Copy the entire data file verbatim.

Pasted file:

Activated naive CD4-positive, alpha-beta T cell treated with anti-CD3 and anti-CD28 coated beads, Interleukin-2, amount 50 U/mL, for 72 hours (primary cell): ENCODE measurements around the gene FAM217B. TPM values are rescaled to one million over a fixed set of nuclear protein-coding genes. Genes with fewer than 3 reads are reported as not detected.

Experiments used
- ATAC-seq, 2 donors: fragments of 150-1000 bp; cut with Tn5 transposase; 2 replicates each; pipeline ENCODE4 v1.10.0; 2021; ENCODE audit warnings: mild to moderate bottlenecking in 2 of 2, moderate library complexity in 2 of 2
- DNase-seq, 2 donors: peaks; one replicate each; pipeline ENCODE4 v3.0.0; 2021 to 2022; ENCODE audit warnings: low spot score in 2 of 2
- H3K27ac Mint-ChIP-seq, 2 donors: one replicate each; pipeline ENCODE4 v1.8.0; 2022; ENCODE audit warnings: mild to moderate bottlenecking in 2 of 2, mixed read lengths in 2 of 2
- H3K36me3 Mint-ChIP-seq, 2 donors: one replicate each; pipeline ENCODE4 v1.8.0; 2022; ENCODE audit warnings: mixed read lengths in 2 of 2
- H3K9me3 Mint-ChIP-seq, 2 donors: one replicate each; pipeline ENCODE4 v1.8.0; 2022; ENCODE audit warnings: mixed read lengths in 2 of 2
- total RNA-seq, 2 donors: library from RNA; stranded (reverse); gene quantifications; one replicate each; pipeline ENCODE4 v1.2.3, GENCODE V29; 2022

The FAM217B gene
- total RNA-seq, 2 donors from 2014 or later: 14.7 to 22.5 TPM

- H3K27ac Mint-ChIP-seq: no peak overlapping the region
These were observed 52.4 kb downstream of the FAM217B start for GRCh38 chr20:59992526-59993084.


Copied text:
Activated naive CD4-positive, alpha-beta T cell treated with anti-CD3 and anti-CD28 coated beads, Interleukin-2, amount 50 U/mL, for 72 hours (primary cell): ENCODE measurements around the gene FAM217B. TPM values are rescaled to one million over a fixed set of nuclear protein-coding genes. Genes with fewer than 3 reads are reported as not detected.

Experiments used
- ATAC-seq, 2 donors: fragments of 150-1000 bp; cut with Tn5 transposase; 2 replicates each; pipeline ENCODE4 v1.10.0; 2021; ENCODE audit warnings: mild to moderate bottlenecking in 2 of 2, moderate library complexity in 2 of 2
- DNase-seq, 2 donors: peaks; one replicate each; pipeline ENCODE4 v3.0.0; 2021 to 2022; ENCODE audit warnings: low spot score in 2 of 2
- H3K27ac Mint-ChIP-seq, 2 donors: one replicate each; pipeline ENCODE4 v1.8.0; 2022; ENCODE audit warnings: mild to moderate bottlenecking in 2 of 2, mixed read lengths in 2 of 2
- H3K36me3 Mint-ChIP-seq, 2 donors: one replicate each; pipeline ENCODE4 v1.8.0; 2022; ENCODE audit warnings: mixed read lengths in 2 of 2
- H3K9me3 Mint-ChIP-seq, 2 donors: one replicate each; pipeline ENCODE4 v1.8.0; 2022; ENCODE audit warnings: mixed read lengths in 2 of 2
- total RNA-seq, 2 donors: library from RNA; stranded (reverse); gene quantifications; one replicate each; pipeline ENCODE4 v1.2.3, GENCODE V29; 2022

The FAM217B gene
- total RNA-seq, 2 donors from 2014 or later: 14.7 to 22.5 TPM

- H3K27ac Mint-ChIP-seq: no peak overlapping the region
These were observed 52.4 kb downstream of the FAM217B start for GRCh38 chr20:59992526-59993084.